To raise the temperature of ITER’s super-hot plasma to 150 million ˚ C, ten times the temperatures at the core of the sun, we would need powerful heating systems. To fulfill this task, high-energy beams will be used to push together the nuclei and to trigger off a fusion
reaction. ITER will use two Neutral Beam Injectors which are foreseen to
deliver up to 16.5 MW.
To develop and test the powerful heating systems a test facility has been set up in Padua, Italy. The Megavolt ITER Injector and Concept Advancement , otherwise known as the MITICA, is part of ITER’s Neutral Beam Test Facility, which receives contributions from F4E, ITER International Organization, India’s and Japan’s ITER Domestic Agencies, and
Italy’s Consorzio RFX, the host of the infrastructure where the tests will be
A cryogenic system will be needed for the operation of MITICA’s high-energy beams in order to ensure the necessary vacuum during its operation. For this reason, F4E has signed a contract with Air Liquide for the design and manufacturing of a cryoplant. The overall budget of the contract is in the range of 6 million EUR and the plant is expected to be ready by April 2019.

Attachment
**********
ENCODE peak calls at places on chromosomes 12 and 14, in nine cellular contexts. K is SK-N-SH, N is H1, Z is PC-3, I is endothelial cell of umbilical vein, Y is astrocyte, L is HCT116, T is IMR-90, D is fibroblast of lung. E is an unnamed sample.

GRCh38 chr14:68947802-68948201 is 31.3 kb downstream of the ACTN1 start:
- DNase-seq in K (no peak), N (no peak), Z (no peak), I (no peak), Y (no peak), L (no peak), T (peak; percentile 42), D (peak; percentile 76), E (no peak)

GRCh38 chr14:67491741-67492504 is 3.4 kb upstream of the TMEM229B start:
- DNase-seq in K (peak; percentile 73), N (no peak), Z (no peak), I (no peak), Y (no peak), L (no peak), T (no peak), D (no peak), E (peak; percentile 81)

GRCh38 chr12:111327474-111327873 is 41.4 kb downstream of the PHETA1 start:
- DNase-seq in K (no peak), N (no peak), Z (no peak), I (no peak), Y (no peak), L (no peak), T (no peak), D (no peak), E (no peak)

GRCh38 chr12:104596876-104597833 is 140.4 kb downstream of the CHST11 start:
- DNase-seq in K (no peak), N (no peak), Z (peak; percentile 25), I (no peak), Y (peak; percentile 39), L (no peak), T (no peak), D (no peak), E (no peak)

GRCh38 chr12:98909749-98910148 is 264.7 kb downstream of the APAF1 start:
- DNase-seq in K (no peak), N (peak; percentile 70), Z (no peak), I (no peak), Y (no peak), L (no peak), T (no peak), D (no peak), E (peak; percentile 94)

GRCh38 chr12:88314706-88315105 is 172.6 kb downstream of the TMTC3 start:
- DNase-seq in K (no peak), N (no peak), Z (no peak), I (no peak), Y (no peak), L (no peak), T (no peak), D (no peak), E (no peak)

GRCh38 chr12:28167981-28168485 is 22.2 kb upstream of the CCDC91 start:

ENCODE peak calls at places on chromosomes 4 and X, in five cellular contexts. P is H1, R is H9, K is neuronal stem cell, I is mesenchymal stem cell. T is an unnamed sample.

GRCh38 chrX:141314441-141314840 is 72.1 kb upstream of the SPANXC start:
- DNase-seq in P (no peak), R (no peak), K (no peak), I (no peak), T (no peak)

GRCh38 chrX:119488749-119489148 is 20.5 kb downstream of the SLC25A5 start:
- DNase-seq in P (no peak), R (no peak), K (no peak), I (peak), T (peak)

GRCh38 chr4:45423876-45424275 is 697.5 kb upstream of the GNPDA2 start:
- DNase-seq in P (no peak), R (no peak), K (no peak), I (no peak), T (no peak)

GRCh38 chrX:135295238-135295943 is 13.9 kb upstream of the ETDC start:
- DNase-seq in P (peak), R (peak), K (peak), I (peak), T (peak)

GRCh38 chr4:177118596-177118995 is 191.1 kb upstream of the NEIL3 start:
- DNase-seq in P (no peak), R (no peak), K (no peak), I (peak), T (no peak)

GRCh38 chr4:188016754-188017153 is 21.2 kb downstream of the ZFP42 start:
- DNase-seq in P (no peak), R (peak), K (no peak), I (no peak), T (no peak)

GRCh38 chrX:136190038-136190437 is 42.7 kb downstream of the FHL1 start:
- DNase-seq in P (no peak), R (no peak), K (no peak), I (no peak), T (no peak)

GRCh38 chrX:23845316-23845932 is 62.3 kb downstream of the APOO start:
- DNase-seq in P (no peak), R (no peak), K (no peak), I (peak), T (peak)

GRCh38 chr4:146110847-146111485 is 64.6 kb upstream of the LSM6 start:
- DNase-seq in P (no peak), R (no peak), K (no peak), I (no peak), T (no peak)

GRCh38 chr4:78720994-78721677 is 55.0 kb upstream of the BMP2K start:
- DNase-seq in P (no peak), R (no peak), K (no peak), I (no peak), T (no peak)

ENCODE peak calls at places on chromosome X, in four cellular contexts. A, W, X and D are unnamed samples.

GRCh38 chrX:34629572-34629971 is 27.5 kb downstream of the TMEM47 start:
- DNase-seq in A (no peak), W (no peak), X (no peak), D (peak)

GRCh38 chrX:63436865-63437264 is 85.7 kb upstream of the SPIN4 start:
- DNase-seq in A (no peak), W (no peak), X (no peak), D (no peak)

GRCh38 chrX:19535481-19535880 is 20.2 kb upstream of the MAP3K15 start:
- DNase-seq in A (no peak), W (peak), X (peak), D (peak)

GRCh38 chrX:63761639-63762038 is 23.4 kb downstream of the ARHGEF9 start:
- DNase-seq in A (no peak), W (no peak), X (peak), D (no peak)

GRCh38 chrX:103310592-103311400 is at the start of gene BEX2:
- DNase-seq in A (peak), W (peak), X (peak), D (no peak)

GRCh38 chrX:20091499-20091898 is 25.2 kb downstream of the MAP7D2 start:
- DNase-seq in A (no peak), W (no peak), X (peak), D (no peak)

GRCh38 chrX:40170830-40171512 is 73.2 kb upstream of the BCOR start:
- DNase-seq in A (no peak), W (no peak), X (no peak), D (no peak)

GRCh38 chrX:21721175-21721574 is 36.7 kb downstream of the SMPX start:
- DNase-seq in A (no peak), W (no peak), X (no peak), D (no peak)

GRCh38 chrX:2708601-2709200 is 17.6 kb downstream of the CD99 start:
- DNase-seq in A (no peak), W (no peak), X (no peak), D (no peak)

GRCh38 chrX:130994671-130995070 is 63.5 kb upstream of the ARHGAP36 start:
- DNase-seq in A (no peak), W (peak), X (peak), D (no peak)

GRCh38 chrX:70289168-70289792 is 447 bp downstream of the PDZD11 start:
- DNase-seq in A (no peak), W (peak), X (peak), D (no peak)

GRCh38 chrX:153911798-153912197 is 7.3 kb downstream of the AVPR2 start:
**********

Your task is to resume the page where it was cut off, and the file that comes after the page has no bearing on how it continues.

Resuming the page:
In spite of the fact that the plant is classified as conventional, the auxiliary system can be described as sophisticated because it will have to cope with a range of operational modes. The cryoplant will supply helium at - 269 ˚ C and - 196 ˚ C so that the cryopumps absorb all gas coming from the high-energy beams. Periodically, however, warmer gas of 127 ˚C will be supplied in the pumps to extract any gas stored.
The first meeting for the cryoplant, between F4E and Air Liquide, took place in October and the preliminary design review is expected to kick off in March 2017.